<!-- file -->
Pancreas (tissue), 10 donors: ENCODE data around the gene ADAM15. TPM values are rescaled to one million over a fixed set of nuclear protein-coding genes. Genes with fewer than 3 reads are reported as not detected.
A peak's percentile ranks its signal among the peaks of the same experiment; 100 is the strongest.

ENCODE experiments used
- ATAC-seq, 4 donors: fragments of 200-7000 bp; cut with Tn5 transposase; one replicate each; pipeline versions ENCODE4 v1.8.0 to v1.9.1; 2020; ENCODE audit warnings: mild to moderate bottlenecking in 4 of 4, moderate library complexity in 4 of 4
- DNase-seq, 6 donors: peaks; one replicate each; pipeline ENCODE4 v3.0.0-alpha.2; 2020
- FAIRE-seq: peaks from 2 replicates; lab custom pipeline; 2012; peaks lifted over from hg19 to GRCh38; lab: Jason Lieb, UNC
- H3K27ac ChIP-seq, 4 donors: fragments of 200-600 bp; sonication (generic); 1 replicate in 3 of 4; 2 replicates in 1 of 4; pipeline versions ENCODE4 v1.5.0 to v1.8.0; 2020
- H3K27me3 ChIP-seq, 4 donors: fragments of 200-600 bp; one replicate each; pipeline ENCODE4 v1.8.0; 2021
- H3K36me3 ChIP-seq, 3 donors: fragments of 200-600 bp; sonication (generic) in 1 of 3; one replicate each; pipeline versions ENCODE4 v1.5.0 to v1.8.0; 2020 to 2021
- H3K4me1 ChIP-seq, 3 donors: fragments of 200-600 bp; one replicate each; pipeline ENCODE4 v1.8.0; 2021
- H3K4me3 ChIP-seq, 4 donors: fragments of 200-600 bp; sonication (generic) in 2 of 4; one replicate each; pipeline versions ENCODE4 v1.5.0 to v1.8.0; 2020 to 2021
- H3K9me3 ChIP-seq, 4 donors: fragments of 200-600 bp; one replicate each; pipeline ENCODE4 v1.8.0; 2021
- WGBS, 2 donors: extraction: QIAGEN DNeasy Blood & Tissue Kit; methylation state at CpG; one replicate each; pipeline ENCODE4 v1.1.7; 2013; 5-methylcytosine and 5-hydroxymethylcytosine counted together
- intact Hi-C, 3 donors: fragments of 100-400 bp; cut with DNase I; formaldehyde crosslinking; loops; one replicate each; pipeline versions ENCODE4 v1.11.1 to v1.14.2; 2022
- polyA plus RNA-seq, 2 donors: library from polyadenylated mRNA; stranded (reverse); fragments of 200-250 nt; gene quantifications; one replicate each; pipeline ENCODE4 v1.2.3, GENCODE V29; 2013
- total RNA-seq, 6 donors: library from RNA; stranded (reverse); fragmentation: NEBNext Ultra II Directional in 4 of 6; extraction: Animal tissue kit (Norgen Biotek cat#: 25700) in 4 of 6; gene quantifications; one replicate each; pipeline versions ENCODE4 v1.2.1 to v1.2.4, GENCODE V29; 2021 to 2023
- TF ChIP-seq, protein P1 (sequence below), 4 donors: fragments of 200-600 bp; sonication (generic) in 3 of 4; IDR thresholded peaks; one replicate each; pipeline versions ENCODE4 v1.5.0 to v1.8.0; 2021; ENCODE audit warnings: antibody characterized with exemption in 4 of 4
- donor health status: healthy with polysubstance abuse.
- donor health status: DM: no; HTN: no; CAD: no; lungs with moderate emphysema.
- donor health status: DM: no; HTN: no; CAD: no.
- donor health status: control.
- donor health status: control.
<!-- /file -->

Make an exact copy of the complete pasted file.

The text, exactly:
Pancreas (tissue), 10 donors: ENCODE data around the gene ADAM15. TPM values are rescaled to one million over a fixed set of nuclear protein-coding genes. Genes with fewer than 3 reads are reported as not detected.
A peak's percentile ranks its signal among the peaks of the same experiment; 100 is the strongest.

ENCODE experiments used
- ATAC-seq, 4 donors: fragments of 200-7000 bp; cut with Tn5 transposase; one replicate each; pipeline versions ENCODE4 v1.8.0 to v1.9.1; 2020; ENCODE audit warnings: mild to moderate bottlenecking in 4 of 4, moderate library complexity in 4 of 4
- DNase-seq, 6 donors: peaks; one replicate each; pipeline ENCODE4 v3.0.0-alpha.2; 2020
- FAIRE-seq: peaks from 2 replicates; lab custom pipeline; 2012; peaks lifted over from hg19 to GRCh38; lab: Jason Lieb, UNC
- H3K27ac ChIP-seq, 4 donors: fragments of 200-600 bp; sonication (generic); 1 replicate in 3 of 4; 2 replicates in 1 of 4; pipeline versions ENCODE4 v1.5.0 to v1.8.0; 2020
- H3K27me3 ChIP-seq, 4 donors: fragments of 200-600 bp; one replicate each; pipeline ENCODE4 v1.8.0; 2021
- H3K36me3 ChIP-seq, 3 donors: fragments of 200-600 bp; sonication (generic) in 1 of 3; one replicate each; pipeline versions ENCODE4 v1.5.0 to v1.8.0; 2020 to 2021
- H3K4me1 ChIP-seq, 3 donors: fragments of 200-600 bp; one replicate each; pipeline ENCODE4 v1.8.0; 2021
- H3K4me3 ChIP-seq, 4 donors: fragments of 200-600 bp; sonication (generic) in 2 of 4; one replicate each; pipeline versions ENCODE4 v1.5.0 to v1.8.0; 2020 to 2021
- H3K9me3 ChIP-seq, 4 donors: fragments of 200-600 bp; one replicate each; pipeline ENCODE4 v1.8.0; 2021
- WGBS, 2 donors: extraction: QIAGEN DNeasy Blood & Tissue Kit; methylation state at CpG; one replicate each; pipeline ENCODE4 v1.1.7; 2013; 5-methylcytosine and 5-hydroxymethylcytosine counted together
- intact Hi-C, 3 donors: fragments of 100-400 bp; cut with DNase I; formaldehyde crosslinking; loops; one replicate each; pipeline versions ENCODE4 v1.11.1 to v1.14.2; 2022
- polyA plus RNA-seq, 2 donors: library from polyadenylated mRNA; stranded (reverse); fragments of 200-250 nt; gene quantifications; one replicate each; pipeline ENCODE4 v1.2.3, GENCODE V29; 2013
- total RNA-seq, 6 donors: library from RNA; stranded (reverse); fragmentation: NEBNext Ultra II Directional in 4 of 6; extraction: Animal tissue kit (Norgen Biotek cat#: 25700) in 4 of 6; gene quantifications; one replicate each; pipeline versions ENCODE4 v1.2.1 to v1.2.4, GENCODE V29; 2021 to 2023
- TF ChIP-seq, protein P1 (sequence below), 4 donors: fragments of 200-600 bp; sonication (generic) in 3 of 4; IDR thresholded peaks; one replicate each; pipeline versions ENCODE4 v1.5.0 to v1.8.0; 2021; ENCODE audit warnings: antibody characterized with exemption in 4 of 4
- donor health status: healthy with polysubstance abuse.
- donor health status: DM: no; HTN: no; CAD: no; lungs with moderate emphysema.
- donor health status: DM: no; HTN: no; CAD: no.
- donor health status: control.
- donor health status: control.